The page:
Premiere Stages at Kean University announces Play Festival and commission recipients

From left are playwrights Scott Organ, Vincent Terrell Durham, Benjamin V. Marshall and Melissa Toomey, who have been selected for expanded development as part of the 2023 and 2024 seasons at Premiere Stages at Kean University.

UNION, NJ — Premiere Stages at Kean University is proud to announce four playwrights selected for expanded development as part of the 2023 and 2024 seasons.

Premiere Stages has selected “Diversion,” by Scott Organ, as the winner of the 2023 Play Festival. The Premiere Play Festival is an annual competition for unproduced scripts that offers developmental opportunities to playwrights with strong affiliations to the metropolitan area. Four finalists were selected in 2023, including “Diversion.” In this highly topical new play, Emilia is a devoted nurse in an ICU unit, highly regarded by her boss, her peers and the new hire, Mandy, who Emilia has taken under her wing. When it’s discovered that someone is diverting — stealing — medicine on the unit, the nurses are unsettled, particularly when a consultant shows up, effectively placing them all under a microscope. When it’s finally revealed who the culprit is, the nurses must fight to save themselves and the integrity of the unit itself. “Diversion” will be fully produced as part of the Premiere Stages 2024 season, Sept. 5-22, in the Bauer Boucher Theatre Center. The company’s producing artistic director, John J. Wooten, will direct.

Organ’s plays have been commissioned by The Atlantic Theater Company and developed by theaters, including The Barrow Group, The New Group, Page 73, South Coast Rep and the Gulfshore Playhouse. His most recent play, “17 Minutes,” was extended in its Off-Broadway run at The Barrow Group Theater and had its European premiere at the Edinburgh Fringe Festival.

A second Play Festival finalist, “The Fertile River,” by Vincent Terrell Durham, will receive a staged reading this fall at Premiere Stages, as directed by Kimille Howard, from Thursday, Nov. 9, through Saturday, Nov. 11, in the Bauer Boucher Theatre Center. As the play begins, we find ourselves in the summer of 1958. Sarah Woods has been visiting colored families in a small rural North Carolina community on a mission from the state. Cora Lee Burden is the latest to receive an appointment notice from Woods. The 64-year-old grandmother of a mentally challenged child has no idea what a white social worker from the government would want with her family. But being a colored woman of the south, she knows the visit is a call for caution.

Terrell Durham is a black, gay, American playwright. He is a Samuel French Short Play Festival winner and an O’Neill semi-finalist. Terrell Durham has received several commissions and has been published by Concord Theatricals and Theatrical Rights Worldwide.
For the first time in Premiere Stages history, two playwrights have been selected for the Liberty Live Commission, a biennial commissioning program for New Jersey playwrights to support the creation of new plays that specifically explore New Jersey history. Benjamin V. Marshall is the first recipient of the 2023/2024 Commission. Marshall’s play, “Still,” will explore the life of Underground Railroad leader and abolitionist William Still. The play takes us to 1850s New Jersey, where Peter has arrived at an abolitionist office seeking help from its director, Still, a black leader in the Underground Railroad. As the two men learn more about each other’s lives, they realize their vastly different pasts will lead them to a deeply connected future. Staged readings of “Still,” as directed by Marshall Jones III, will be on Friday, Nov. 17, through Sunday, Nov. 19, in the Bauer Boucher Theatre Center.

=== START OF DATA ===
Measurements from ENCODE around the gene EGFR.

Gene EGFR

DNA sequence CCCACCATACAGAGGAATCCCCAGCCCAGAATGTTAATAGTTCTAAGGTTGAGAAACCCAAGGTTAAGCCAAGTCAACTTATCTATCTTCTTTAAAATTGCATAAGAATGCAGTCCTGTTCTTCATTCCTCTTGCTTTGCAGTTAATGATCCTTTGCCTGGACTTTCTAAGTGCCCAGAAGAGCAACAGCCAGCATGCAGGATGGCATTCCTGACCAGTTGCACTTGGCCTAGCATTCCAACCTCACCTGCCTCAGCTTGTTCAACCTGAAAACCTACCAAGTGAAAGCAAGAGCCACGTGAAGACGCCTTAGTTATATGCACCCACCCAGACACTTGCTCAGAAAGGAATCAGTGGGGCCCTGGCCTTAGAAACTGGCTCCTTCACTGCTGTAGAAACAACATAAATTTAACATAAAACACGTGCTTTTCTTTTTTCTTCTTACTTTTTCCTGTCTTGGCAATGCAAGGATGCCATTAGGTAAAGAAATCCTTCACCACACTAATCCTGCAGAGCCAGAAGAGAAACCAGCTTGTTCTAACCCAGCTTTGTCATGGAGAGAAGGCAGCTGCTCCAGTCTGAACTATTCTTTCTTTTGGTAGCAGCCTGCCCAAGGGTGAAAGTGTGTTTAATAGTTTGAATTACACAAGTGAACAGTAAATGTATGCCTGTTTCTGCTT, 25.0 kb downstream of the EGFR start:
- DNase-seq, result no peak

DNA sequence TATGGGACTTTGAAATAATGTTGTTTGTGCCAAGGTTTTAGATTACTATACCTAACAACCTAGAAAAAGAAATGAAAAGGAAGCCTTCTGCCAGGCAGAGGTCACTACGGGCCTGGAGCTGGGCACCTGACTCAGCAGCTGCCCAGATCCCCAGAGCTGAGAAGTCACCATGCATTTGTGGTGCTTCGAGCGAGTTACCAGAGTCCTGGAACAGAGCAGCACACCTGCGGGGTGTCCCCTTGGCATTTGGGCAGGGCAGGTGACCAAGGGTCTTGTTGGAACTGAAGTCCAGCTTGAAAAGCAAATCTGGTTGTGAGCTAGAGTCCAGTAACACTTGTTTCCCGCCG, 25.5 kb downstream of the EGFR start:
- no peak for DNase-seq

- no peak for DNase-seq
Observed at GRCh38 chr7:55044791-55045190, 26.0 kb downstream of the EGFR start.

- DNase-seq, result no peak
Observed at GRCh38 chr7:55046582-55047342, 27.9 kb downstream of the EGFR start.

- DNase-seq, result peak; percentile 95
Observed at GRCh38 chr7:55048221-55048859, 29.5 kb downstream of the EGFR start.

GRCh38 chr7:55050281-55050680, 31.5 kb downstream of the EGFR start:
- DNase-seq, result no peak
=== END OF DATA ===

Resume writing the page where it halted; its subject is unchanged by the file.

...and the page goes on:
Marshall’s plays have been performed and developed at the HBO New Writers Workshop, WBEZ Chicago Public Radio, Theatre for the New City in NYC, Luna Stage, Playwrights Theatre of New Jersey, Interact Theatre in Philadelphia, The Warner’s International Playwrights, The Berrie Center, The National Playwrights Symposium at Cape May and the Kennedy Center.

The second Liberty Live commissioned playwright is Melissa Toomey, who is creating a new play, with music, about Asbury Park’s legendary The Upstage Club. In “Upstage(d),” it’s 2002 and 24-year-old Carrie Potter arrives at what was once her grandparents’ music club, The Upstage, in downtown Asbury Park. Carrie sets out to preserve the building, which has been abandoned for 35 years, in an attempt to reclaim her family’s musical history and turn it into a true rock venue, hoping to reignite Asbury Park’s fading history as a music mecca. Tensions of the past and present — of gentrification, development, riots, class/race divides in Asbury Park — overlap and echo each other, as we explore and celebrate the power of underground music and its resilient supporters. The play is still in early development; a reading of “Upstage(d)” will be announced at a later date.

Toomey has recently developed plays with The Actors Studio, Luna Stage Company, The Tank, Fresh Ground Pepper, INKubator @ Art House Productions, NJ Play Lab, Theatre for the New City and more. Her work was recently published by Smith & Kraus.

Photo Courtesy of Christina Hoffman